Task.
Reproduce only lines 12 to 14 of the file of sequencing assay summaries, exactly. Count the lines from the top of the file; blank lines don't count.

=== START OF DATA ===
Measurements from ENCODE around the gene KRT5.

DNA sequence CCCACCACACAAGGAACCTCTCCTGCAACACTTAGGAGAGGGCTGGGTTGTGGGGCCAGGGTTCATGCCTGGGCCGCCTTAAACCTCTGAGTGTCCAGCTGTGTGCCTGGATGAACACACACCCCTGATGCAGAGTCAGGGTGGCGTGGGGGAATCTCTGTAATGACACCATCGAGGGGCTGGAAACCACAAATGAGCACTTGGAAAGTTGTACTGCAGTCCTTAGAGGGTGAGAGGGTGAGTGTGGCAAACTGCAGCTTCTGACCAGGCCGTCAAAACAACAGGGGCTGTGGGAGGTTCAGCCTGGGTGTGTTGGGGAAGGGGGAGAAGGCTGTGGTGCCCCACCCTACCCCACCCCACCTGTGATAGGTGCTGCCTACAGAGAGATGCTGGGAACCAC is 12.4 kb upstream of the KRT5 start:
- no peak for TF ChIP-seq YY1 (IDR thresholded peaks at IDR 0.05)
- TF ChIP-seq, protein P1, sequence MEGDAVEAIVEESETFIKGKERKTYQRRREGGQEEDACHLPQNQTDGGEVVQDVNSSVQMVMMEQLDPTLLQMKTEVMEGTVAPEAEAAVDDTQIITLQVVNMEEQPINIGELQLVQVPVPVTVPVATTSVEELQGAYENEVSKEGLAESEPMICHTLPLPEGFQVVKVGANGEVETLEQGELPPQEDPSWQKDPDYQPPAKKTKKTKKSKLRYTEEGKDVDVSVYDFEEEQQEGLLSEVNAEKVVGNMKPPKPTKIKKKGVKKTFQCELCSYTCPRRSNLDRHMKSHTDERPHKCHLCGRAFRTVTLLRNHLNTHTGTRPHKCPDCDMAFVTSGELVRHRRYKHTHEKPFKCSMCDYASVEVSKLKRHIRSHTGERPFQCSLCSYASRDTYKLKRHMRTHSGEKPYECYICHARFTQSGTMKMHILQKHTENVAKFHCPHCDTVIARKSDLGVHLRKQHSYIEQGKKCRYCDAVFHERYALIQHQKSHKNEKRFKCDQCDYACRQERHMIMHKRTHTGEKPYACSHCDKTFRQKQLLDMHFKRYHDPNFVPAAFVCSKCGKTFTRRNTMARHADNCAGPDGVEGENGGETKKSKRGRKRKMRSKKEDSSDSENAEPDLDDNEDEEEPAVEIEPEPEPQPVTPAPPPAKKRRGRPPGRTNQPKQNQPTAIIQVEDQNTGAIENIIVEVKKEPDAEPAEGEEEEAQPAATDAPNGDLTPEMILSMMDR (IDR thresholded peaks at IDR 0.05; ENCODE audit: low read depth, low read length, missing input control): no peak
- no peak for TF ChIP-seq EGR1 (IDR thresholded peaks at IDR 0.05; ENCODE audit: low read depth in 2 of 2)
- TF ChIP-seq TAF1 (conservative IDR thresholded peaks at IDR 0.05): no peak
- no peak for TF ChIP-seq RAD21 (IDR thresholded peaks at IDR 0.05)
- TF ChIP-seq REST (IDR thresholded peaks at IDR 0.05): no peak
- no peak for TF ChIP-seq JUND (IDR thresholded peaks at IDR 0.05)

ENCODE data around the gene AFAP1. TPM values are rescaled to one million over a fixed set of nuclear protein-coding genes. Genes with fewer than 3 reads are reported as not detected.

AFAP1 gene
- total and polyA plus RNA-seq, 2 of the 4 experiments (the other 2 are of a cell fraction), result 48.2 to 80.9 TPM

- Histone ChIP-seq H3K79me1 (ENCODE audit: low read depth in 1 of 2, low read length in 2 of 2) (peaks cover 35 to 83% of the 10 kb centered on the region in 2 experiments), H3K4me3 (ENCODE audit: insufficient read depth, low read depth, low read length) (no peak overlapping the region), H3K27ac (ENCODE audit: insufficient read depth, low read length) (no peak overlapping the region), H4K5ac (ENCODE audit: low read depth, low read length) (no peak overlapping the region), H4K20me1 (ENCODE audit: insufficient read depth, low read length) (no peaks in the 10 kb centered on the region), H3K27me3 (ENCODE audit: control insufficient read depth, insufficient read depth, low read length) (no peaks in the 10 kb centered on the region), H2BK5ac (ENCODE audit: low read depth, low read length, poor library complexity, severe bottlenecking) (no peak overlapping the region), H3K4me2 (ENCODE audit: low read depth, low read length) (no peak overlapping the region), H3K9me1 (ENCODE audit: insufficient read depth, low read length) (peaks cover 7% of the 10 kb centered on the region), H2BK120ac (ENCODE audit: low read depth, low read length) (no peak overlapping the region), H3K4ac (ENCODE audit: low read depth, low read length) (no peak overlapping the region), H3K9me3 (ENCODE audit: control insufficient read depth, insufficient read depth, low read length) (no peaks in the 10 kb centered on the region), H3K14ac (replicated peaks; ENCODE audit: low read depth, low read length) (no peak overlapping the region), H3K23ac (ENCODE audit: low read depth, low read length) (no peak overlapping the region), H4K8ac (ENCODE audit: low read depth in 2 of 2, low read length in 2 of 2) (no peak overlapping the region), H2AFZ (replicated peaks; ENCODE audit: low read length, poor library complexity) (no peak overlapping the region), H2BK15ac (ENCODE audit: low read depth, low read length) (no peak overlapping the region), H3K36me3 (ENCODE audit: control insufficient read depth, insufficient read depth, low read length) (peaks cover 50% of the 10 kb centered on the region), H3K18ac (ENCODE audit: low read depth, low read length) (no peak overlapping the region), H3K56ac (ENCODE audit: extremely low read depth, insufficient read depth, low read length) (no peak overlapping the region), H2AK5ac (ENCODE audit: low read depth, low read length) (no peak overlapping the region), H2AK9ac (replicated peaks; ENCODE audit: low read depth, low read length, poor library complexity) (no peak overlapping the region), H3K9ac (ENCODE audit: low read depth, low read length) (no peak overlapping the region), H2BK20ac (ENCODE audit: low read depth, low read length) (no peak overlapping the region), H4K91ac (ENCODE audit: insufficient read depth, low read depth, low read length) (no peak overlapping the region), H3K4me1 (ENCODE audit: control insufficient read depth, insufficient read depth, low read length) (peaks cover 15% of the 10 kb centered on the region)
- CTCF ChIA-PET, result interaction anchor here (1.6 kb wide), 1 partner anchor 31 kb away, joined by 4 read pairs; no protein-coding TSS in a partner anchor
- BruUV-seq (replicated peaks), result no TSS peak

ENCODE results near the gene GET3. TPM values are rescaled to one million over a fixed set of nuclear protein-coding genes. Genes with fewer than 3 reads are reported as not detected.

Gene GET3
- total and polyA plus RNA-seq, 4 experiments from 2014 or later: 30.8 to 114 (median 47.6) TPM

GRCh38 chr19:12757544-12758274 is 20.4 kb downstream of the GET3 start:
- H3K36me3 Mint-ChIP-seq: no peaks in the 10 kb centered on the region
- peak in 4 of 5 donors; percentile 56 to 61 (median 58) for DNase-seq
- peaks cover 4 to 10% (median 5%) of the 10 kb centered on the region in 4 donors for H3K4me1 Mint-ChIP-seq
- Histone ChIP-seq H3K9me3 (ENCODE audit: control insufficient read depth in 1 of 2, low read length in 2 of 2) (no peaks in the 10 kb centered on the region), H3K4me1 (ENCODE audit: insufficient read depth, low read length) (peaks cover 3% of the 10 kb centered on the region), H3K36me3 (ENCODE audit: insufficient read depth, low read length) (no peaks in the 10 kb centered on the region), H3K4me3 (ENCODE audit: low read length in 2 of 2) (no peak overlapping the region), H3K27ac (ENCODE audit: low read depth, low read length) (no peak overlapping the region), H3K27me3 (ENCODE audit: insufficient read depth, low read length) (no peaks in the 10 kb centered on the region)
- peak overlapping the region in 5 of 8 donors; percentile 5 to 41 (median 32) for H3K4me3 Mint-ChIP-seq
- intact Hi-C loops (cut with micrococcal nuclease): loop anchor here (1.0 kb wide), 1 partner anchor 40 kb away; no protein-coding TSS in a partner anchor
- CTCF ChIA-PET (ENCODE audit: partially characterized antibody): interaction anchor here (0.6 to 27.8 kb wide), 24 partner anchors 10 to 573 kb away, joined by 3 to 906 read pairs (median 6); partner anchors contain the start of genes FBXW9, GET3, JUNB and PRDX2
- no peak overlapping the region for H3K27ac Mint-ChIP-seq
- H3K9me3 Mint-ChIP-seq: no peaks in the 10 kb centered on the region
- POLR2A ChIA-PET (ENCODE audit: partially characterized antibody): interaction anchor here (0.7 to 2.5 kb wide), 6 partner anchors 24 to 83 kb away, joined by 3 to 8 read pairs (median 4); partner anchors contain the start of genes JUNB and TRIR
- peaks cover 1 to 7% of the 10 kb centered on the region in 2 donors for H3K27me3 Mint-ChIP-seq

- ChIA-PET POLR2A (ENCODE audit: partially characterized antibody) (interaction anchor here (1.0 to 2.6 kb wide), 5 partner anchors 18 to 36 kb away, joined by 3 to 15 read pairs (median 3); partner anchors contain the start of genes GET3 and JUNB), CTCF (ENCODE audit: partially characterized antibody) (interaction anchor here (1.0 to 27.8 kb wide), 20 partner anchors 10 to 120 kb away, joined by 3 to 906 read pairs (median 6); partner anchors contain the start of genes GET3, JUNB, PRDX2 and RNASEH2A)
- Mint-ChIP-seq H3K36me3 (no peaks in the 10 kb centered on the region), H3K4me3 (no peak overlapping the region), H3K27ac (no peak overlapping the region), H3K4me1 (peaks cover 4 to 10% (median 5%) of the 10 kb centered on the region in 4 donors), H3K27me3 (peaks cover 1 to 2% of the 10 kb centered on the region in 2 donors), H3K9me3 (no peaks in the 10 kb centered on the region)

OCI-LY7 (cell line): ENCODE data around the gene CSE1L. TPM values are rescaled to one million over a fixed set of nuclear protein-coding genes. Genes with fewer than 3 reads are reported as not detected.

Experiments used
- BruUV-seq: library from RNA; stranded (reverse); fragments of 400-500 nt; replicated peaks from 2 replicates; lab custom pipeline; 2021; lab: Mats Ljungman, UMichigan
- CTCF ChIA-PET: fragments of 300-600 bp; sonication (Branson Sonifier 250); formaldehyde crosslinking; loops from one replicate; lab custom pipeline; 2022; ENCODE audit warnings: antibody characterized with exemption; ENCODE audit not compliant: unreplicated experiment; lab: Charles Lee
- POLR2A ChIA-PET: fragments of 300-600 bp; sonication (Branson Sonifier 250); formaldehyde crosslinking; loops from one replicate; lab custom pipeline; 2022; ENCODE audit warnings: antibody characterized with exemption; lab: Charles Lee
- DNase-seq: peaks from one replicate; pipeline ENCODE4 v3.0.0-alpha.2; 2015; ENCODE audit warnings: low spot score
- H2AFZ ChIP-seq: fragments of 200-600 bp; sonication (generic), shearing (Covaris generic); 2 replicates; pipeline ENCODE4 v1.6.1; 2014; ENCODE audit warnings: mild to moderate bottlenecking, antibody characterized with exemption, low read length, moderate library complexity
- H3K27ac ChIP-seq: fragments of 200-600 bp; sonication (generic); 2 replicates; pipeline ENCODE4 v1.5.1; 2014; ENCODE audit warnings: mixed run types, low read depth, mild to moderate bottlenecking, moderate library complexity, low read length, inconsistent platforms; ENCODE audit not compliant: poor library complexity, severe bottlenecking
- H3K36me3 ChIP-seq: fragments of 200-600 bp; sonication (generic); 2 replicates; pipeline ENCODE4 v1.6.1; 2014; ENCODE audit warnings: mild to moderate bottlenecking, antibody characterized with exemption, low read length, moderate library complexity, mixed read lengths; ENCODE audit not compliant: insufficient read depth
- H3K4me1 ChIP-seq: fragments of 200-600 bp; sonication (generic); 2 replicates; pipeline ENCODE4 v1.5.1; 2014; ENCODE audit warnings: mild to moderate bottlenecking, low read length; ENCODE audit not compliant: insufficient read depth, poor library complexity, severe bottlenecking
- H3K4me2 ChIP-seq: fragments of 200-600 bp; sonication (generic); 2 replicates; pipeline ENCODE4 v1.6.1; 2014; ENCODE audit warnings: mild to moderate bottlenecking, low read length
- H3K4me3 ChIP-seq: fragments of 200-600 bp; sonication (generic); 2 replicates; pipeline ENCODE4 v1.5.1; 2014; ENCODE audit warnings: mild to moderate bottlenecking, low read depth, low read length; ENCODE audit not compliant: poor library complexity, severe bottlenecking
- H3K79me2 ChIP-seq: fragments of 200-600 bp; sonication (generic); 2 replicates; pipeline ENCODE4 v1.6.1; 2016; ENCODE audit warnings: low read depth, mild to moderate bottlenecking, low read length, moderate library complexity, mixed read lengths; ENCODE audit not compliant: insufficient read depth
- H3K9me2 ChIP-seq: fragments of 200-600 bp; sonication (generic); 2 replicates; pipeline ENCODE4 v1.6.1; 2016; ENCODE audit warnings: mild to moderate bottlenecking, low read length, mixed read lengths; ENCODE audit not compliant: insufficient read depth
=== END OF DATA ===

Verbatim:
- total and polyA plus RNA-seq, 2 of the 4 experiments (the other 2 are of a cell fraction), result 48.2 to 80.9 TPM

- Histone ChIP-seq H3K79me1 (ENCODE audit: low read depth in 1 of 2, low read length in 2 of 2) (peaks cover 35 to 83% of the 10 kb centered on the region in 2 experiments), H3K4me3 (ENCODE audit: insufficient read depth, low read depth, low read length) (no peak overlapping the region), H3K27ac (ENCODE audit: insufficient read depth, low read length) (no peak overlapping the region), H4K5ac (ENCODE audit: low read depth, low read length) (no peak overlapping the region), H4K20me1 (ENCODE audit: insufficient read depth, low read length) (no peaks in the 10 kb centered on the region), H3K27me3 (ENCODE audit: control insufficient read depth, insufficient read depth, low read length) (no peaks in the 10 kb centered on the region), H2BK5ac (ENCODE audit: low read depth, low read length, poor library complexity, severe bottlenecking) (no peak overlapping the region), H3K4me2 (ENCODE audit: low read depth, low read length) (no peak overlapping the region), H3K9me1 (ENCODE audit: insufficient read depth, low read length) (peaks cover 7% of the 10 kb centered on the region), H2BK120ac (ENCODE audit: low read depth, low read length) (no peak overlapping the region), H3K4ac (ENCODE audit: low read depth, low read length) (no peak overlapping the region), H3K9me3 (ENCODE audit: control insufficient read depth, insufficient read depth, low read length) (no peaks in the 10 kb centered on the region), H3K14ac (replicated peaks; ENCODE audit: low read depth, low read length) (no peak overlapping the region), H3K23ac (ENCODE audit: low read depth, low read length) (no peak overlapping the region), H4K8ac (ENCODE audit: low read depth in 2 of 2, low read length in 2 of 2) (no peak overlapping the region), H2AFZ (replicated peaks; ENCODE audit: low read length, poor library complexity) (no peak overlapping the region), H2BK15ac (ENCODE audit: low read depth, low read length) (no peak overlapping the region), H3K36me3 (ENCODE audit: control insufficient read depth, insufficient read depth, low read length) (peaks cover 50% of the 10 kb centered on the region), H3K18ac (ENCODE audit: low read depth, low read length) (no peak overlapping the region), H3K56ac (ENCODE audit: extremely low read depth, insufficient read depth, low read length) (no peak overlapping the region), H2AK5ac (ENCODE audit: low read depth, low read length) (no peak overlapping the region), H2AK9ac (replicated peaks; ENCODE audit: low read depth, low read length, poor library complexity) (no peak overlapping the region), H3K9ac (ENCODE audit: low read depth, low read length) (no peak overlapping the region), H2BK20ac (ENCODE audit: low read depth, low read length) (no peak overlapping the region), H4K91ac (ENCODE audit: insufficient read depth, low read depth, low read length) (no peak overlapping the region), H3K4me1 (ENCODE audit: control insufficient read depth, insufficient read depth, low read length) (peaks cover 15% of the 10 kb centered on the region)
- CTCF ChIA-PET, result interaction anchor here (1.6 kb wide), 1 partner anchor 31 kb away, joined by 4 read pairs; no protein-coding TSS in a partner anchor